The bill, known as the Hemp Farming Act of 2018, would legalize hemp, removing it from the federal list of controlled substances and allowing it to be sold as an agricultural commodity.  “By legalizing hemp and empowering states to conduct their own oversight plans, we can give the hemp industry the tools necessary to create jobs and new opportunities for farmers and manufacturers around the country,” McConnell said in a statement last week introducing the bill. The bill has bipartisan support.

This bill also seeks to end the grey area surrounding hemp-derived CBD extracts: “The term ‘hemp’ means the plant Cannabis sativa L. and any part of that plant, including the seeds thereof and all derivatives, extracts, cannabinoids, isomers, acids, salts and salts of isomers, whether growing or not, with a delta-9 tetrahydrocannabinol concentration of not more than 0.3 percent on a dry weight basis.”

What does this mean?

As I have previously stated, my hope was that this bill would not only deschedule industrial hemp as a controlled substance but provide clarity regarding hemp-derived CBD. This bill has done exactly that and now what remains to be seen is can Sen. McConnell get this over the finish line in its current form?

 

Yesterday, Senator Mitch McConnell spoke to a group of hemp advocates in his home state of Kentucky that he will introduce legislation to legalize industrial hemp as an agricultural commodity.  If approved, Sen. McConnell’s legislation would allow states to control their own hemp regulations by removing federal restrictions.

What does this mean?

While industrial hemp has benefited from the 2014 Farm Bill and related state programs, there is still a considerable grey area surrounding the legality and commercialization of industrial hemp, including CBD, in the United States.  The Federal government has long taken the position that general commercialization of industrial hemp is NOT permitted in all 50 states and the DEA’s new definition for “Marihuana Extract” includes: “an extract containing one or more cannabinoids that has been derived from any plant of the genus Cannabis, other than the separated resin (whether crude or purified) obtained from the plant.” It should be noted that this definition of “Marihuana Extract” includes CBD isolate that is extracted from industrial hemp.  While Sen. MConnell’s legislation has not yet been released as of posting of this blog, the hope is that it will provide clarity on not only legalizing industrial hemp but also providing clear guidance on the legality of cannabinoids derived from industrial hemp.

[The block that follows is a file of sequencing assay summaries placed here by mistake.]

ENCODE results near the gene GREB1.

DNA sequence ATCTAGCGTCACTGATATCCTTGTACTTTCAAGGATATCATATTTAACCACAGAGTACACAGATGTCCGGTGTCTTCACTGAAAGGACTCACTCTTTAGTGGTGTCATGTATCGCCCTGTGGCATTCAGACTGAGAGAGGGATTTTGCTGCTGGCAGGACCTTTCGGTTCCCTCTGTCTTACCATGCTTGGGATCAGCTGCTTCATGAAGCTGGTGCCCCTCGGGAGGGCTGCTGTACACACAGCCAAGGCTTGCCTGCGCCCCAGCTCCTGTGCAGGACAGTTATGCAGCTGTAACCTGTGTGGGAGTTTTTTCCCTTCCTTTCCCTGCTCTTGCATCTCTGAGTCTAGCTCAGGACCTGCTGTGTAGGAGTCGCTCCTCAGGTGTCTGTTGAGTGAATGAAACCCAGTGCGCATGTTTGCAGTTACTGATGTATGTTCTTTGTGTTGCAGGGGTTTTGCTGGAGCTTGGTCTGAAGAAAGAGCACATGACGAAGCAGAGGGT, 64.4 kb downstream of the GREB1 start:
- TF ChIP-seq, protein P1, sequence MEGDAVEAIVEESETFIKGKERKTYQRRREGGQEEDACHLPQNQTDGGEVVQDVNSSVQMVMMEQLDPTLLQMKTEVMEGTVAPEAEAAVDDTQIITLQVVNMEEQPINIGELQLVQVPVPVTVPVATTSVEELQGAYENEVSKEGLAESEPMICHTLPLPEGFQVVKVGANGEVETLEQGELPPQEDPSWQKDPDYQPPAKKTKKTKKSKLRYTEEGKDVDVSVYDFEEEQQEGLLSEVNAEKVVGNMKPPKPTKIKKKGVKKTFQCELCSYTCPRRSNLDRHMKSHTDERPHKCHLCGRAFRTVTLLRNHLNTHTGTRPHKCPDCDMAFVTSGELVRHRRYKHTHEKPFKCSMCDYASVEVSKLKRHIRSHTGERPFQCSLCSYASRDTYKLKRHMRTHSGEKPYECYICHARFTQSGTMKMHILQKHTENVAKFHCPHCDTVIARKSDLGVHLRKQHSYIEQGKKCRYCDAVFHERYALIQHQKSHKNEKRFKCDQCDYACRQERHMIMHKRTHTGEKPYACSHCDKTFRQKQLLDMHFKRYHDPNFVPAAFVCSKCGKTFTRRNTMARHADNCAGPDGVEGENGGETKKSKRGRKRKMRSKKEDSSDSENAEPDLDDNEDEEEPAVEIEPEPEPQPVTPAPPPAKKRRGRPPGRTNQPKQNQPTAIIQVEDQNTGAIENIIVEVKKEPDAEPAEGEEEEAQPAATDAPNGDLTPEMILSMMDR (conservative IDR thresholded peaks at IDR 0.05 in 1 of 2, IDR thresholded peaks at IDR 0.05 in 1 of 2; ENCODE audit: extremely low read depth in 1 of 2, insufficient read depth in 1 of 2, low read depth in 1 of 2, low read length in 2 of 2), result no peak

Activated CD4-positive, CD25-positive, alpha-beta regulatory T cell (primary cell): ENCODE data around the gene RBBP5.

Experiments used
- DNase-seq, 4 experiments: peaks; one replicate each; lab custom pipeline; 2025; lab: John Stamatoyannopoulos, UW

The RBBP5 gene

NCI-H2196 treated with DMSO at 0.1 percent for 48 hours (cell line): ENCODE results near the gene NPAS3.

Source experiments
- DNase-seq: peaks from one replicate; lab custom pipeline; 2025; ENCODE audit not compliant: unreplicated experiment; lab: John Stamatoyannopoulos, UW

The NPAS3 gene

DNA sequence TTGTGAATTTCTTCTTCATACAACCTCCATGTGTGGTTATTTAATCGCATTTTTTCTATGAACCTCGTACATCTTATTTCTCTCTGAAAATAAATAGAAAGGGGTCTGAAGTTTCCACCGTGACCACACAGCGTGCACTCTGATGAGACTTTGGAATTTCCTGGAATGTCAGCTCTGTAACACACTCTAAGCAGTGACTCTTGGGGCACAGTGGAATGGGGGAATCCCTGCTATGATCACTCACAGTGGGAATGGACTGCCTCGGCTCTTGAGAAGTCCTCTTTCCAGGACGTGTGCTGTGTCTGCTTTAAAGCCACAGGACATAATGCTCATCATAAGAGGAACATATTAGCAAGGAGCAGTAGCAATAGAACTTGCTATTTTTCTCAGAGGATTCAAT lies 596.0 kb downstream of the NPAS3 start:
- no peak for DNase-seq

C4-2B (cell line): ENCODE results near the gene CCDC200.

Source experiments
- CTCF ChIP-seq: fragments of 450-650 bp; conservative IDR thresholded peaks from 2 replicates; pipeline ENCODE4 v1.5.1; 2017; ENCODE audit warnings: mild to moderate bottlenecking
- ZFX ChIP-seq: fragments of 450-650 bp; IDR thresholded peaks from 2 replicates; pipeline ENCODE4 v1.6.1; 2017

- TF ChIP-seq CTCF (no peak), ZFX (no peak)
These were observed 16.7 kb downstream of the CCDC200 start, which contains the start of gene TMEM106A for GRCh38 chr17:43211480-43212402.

Edibles

The deadline for compliance with new edible restrictions and labeling requirements is fast-approaching. Infused product manufacturers (medical and retail) may no longer produce, transfer, or donate any edible marijuana products in the shape of a human, animal, or fruit or shapes that bear the likeness or contain characteristics of a realistic or fictional human, animal, or fruit, including artistic, caricature, or cartoon renderings. Also beginning on October 1, 2017, no medical marijuana center or retail marijuana store may sell any non-compliant edible product. Any marijuana business with non-compliant edible products must follow waste disposal rules.

Potency Testing

Also beginning on October 1, 2017, each container holding medical and retail marijuana product must be labeled with the potency of THC and CBD. The potency must be expressed in milligrams and either be:

  • in a font size that is not less than 10 point font and at least two font sizes larger than the surrounding label text, and must be bold, and enclosed within an outlined shape such as a circle or square; or
  • highlighted with a bright color such as yellow.

These new potency labeling regulations apply to medical and retail establishments. Operators have been aware of these rules for some time and should be in compliance ahead of the October 1 deadline. We suggest operators use the next few weeks to double check inventory for old stock of non-compliant product.